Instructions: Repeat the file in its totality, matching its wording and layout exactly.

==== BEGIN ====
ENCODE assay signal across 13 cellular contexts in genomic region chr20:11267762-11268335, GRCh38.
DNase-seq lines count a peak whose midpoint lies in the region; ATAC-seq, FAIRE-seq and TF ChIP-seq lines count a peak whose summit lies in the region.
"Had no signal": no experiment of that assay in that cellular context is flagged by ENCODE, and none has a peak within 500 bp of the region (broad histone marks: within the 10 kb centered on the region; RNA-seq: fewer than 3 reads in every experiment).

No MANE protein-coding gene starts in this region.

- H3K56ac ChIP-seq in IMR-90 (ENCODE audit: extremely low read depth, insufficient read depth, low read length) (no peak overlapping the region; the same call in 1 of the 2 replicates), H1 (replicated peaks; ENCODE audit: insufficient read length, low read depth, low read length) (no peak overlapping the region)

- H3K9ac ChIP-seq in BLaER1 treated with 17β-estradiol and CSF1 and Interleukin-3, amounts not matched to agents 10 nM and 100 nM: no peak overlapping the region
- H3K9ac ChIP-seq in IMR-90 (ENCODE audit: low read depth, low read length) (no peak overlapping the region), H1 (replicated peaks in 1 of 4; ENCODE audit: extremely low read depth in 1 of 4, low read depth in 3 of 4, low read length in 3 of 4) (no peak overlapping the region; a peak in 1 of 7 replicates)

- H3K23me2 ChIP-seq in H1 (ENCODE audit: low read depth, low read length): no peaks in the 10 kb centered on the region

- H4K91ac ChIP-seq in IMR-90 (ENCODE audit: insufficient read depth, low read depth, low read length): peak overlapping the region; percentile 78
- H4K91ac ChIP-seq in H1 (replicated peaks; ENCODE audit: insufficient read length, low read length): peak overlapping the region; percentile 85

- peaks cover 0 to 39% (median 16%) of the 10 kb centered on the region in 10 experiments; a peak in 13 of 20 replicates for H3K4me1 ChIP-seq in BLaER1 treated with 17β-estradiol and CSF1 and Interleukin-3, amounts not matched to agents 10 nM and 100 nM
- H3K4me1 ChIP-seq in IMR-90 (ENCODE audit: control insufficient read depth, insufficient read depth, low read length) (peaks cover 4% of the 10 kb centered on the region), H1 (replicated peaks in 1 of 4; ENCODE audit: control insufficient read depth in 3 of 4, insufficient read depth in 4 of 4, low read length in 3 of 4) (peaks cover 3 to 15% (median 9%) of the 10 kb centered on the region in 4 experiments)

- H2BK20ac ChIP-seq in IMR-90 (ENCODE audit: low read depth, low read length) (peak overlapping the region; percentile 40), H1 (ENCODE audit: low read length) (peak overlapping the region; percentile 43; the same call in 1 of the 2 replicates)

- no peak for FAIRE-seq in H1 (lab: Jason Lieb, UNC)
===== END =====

ENCODE assay signal across 13 cellular contexts in genomic region chr20:11267762-11268335, GRCh38.
DNase-seq lines count a peak whose midpoint lies in the region; ATAC-seq, FAIRE-seq and TF ChIP-seq lines count a peak whose summit lies in the region.
"Had no signal": no experiment of that assay in that cellular context is flagged by ENCODE, and none has a peak within 500 bp of the region (broad histone marks: within the 10 kb centered on the region; RNA-seq: fewer than 3 reads in every experiment).

No MANE protein-coding gene starts in this region.

- H3K56ac ChIP-seq in IMR-90 (ENCODE audit: extremely low read depth, insufficient read depth, low read length) (no peak overlapping the region; the same call in 1 of the 2 replicates), H1 (replicated peaks; ENCODE audit: insufficient read length, low read depth, low read length) (no peak overlapping the region)

- H3K9ac ChIP-seq in BLaER1 treated with 17β-estradiol and CSF1 and Interleukin-3, amounts not matched to agents 10 nM and 100 nM: no peak overlapping the region
- H3K9ac ChIP-seq in IMR-90 (ENCODE audit: low read depth, low read length) (no peak overlapping the region), H1 (replicated peaks in 1 of 4; ENCODE audit: extremely low read depth in 1 of 4, low read depth in 3 of 4, low read length in 3 of 4) (no peak overlapping the region; a peak in 1 of 7 replicates)

- H3K23me2 ChIP-seq in H1 (ENCODE audit: low read depth, low read length): no peaks in the 10 kb centered on the region

- H4K91ac ChIP-seq in IMR-90 (ENCODE audit: insufficient read depth, low read depth, low read length): peak overlapping the region; percentile 78
- H4K91ac ChIP-seq in H1 (replicated peaks; ENCODE audit: insufficient read length, low read length): peak overlapping the region; percentile 85

- peaks cover 0 to 39% (median 16%) of the 10 kb centered on the region in 10 experiments; a peak in 13 of 20 replicates for H3K4me1 ChIP-seq in BLaER1 treated with 17β-estradiol and CSF1 and Interleukin-3, amounts not matched to agents 10 nM and 100 nM
- H3K4me1 ChIP-seq in IMR-90 (ENCODE audit: control insufficient read depth, insufficient read depth, low read length) (peaks cover 4% of the 10 kb centered on the region), H1 (replicated peaks in 1 of 4; ENCODE audit: control insufficient read depth in 3 of 4, insufficient read depth in 4 of 4, low read length in 3 of 4) (peaks cover 3 to 15% (median 9%) of the 10 kb centered on the region in 4 experiments)

- H2BK20ac ChIP-seq in IMR-90 (ENCODE audit: low read depth, low read length) (peak overlapping the region; percentile 40), H1 (ENCODE audit: low read length) (peak overlapping the region; percentile 43; the same call in 1 of the 2 replicates)

- no peak for FAIRE-seq in H1 (lab: Jason Lieb, UNC)